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A Midsummer Night's Dream

by William Shakespeare

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What is Hermia's main conflict in A Midsummer Night's Dream?

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While Shakespeare purposefully does not attribute any truly unique characteristics to Hermia's personality nor any of the other related characters in this aspect of the play, there are a few personality traits that can be identified.  First of all, she is bold and blunt and willing to rebel against her father's wishes in order to be with the man she loves.  Her pent up frustrations over having a father who is stubborn and unwilling to acknowledge her own wants and needs may have lead her to develop this strong, rebellious personality.  Hermia is not afraid to speak her mind, even to Lysander who is to be her husband.  She tells him straightforwardly that she does not wish to lie near him in the woods in order to remain virtuous and pure until their wedding night.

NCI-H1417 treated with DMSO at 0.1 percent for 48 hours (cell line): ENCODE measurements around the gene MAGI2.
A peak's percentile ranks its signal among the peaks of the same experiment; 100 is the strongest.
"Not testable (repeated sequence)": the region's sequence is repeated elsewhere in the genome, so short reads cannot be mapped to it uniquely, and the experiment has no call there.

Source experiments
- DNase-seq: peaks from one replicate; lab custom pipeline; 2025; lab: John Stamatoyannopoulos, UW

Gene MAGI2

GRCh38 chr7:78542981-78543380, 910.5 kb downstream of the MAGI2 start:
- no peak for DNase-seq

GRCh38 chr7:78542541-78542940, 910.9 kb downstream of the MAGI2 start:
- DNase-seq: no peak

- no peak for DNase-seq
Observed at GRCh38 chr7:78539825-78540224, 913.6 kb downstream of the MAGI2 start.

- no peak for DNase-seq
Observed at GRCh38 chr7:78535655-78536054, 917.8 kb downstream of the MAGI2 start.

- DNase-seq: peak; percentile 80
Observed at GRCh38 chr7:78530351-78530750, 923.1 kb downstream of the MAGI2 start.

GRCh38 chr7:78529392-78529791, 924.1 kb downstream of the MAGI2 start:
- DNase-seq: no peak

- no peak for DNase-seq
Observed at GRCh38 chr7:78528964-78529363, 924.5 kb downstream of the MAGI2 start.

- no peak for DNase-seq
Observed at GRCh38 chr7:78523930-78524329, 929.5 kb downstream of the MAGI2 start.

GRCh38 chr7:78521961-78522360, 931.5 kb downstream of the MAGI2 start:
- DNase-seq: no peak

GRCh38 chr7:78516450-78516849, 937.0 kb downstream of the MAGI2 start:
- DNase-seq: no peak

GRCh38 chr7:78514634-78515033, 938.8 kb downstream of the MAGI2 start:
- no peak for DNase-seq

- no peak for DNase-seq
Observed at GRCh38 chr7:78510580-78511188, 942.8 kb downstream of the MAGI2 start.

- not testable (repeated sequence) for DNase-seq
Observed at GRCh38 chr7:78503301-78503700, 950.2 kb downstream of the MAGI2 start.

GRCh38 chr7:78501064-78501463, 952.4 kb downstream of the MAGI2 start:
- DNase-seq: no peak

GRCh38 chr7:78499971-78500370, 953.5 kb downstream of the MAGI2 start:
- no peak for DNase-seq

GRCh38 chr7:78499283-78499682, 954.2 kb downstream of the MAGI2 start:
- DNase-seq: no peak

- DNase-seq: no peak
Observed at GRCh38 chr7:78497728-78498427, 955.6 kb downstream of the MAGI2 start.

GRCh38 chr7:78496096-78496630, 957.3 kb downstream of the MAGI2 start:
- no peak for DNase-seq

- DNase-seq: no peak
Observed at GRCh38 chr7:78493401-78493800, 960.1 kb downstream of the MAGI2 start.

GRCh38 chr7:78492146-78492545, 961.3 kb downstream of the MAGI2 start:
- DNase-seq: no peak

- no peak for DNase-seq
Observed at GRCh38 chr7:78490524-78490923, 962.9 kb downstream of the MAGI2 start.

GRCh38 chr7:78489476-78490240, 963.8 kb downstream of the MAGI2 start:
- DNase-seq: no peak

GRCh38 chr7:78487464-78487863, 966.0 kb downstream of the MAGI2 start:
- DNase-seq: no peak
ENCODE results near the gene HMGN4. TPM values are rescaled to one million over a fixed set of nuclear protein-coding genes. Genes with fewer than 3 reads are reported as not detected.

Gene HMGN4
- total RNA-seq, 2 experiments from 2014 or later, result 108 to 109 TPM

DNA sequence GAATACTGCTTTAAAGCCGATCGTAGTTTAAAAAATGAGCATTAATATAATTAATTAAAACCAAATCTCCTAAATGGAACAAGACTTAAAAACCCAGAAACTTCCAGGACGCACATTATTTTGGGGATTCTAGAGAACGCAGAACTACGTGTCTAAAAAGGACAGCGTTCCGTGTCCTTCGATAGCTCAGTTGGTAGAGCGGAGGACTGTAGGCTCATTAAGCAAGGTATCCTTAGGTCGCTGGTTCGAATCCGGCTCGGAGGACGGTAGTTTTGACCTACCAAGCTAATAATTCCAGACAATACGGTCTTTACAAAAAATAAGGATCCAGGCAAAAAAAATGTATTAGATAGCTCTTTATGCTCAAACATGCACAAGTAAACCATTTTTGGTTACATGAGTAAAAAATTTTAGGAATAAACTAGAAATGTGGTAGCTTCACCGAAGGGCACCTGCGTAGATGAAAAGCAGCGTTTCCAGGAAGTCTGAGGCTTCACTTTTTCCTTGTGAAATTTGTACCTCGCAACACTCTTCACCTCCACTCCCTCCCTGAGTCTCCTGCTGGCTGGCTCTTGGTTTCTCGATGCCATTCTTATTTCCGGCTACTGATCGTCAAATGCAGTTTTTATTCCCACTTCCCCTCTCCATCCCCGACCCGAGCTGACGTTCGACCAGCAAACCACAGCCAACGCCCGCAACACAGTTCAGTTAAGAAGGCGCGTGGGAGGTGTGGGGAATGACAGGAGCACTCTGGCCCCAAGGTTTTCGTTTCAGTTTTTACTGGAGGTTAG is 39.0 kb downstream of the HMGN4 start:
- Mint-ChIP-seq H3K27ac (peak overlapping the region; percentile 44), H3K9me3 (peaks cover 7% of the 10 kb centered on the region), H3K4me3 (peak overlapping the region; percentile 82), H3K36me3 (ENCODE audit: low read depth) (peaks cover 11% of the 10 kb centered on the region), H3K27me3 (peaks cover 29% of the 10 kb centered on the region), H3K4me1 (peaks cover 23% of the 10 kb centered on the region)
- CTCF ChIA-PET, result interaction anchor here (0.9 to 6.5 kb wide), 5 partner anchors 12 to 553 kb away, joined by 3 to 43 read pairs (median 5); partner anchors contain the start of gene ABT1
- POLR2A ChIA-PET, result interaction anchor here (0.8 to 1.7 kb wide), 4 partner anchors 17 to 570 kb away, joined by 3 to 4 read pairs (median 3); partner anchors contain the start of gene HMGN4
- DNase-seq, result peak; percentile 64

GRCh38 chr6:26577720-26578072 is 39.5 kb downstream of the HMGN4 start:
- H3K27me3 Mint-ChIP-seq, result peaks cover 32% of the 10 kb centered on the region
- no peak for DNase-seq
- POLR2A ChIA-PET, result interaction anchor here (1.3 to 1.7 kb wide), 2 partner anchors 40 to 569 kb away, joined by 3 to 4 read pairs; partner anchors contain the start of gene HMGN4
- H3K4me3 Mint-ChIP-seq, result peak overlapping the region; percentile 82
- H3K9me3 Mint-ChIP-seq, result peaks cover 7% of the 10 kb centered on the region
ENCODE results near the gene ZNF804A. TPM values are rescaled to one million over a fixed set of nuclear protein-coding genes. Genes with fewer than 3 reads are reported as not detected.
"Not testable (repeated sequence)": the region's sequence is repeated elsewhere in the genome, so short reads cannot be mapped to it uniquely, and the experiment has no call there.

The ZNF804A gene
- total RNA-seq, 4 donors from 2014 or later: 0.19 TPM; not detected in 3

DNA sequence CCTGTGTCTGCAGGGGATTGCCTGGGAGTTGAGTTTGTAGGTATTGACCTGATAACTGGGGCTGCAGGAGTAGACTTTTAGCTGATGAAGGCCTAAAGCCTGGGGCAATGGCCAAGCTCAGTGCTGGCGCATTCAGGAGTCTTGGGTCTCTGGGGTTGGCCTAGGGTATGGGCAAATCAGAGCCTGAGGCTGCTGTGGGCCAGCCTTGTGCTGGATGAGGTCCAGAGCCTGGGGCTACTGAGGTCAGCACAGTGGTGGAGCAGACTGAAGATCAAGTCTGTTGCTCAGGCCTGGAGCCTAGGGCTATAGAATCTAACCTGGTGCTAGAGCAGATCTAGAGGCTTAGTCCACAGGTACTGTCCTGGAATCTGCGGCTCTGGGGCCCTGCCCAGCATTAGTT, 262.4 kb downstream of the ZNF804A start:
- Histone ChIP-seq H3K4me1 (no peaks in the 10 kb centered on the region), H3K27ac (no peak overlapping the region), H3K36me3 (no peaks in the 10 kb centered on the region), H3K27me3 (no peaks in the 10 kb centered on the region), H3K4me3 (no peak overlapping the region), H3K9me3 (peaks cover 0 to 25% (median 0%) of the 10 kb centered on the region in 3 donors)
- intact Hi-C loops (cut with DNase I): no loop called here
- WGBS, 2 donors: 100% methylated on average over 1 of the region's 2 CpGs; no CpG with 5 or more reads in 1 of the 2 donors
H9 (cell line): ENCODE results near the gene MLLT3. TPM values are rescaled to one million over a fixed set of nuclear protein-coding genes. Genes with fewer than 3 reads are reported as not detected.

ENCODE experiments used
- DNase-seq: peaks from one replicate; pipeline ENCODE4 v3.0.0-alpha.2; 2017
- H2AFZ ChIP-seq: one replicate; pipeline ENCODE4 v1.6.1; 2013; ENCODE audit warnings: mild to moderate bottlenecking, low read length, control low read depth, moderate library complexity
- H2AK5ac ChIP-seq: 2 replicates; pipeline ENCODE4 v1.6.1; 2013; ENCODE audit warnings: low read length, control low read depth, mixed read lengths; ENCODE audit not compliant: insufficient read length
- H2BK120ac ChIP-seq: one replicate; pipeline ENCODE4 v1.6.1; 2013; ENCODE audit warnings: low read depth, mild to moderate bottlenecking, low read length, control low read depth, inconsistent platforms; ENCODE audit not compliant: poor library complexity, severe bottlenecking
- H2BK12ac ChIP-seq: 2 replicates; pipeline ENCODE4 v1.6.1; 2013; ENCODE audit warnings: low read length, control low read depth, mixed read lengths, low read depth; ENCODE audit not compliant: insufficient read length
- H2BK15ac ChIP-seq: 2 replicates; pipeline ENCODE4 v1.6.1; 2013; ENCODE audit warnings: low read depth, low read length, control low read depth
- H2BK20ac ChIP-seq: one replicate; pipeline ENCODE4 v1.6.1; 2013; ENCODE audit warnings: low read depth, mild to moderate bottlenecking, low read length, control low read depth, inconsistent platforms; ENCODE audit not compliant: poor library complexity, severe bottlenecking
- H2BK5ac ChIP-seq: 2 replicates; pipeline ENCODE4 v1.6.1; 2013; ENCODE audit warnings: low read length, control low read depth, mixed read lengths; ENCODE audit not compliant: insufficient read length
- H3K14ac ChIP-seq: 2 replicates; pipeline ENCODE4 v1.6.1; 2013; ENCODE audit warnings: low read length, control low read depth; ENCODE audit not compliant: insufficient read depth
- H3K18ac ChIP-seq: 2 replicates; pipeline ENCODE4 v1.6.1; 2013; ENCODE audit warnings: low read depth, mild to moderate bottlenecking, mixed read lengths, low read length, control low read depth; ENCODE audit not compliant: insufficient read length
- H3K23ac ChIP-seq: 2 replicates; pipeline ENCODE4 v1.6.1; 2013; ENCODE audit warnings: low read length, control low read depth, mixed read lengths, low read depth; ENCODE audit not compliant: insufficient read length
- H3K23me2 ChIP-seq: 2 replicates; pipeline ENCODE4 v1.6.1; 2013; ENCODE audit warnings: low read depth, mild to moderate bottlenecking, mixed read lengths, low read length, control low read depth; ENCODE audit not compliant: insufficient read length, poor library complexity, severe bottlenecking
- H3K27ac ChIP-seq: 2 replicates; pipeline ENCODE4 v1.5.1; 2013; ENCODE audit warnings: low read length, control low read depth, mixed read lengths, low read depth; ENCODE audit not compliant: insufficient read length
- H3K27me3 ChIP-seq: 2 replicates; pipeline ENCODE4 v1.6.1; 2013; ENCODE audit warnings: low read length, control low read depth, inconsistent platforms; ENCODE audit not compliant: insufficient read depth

Based on Hermia's behavior throughout the play, one may develop the idea that she is haughty and perhaps even a little spoiled.  She wants things to go her way and she will do whatever it takes to ensure that they do.  Hermia's "complex" may be that she believes she is entitled to what she wants or that she is rebelling against a paternal figure who has suppressed her desires and has led her to fight harder for what she wants.

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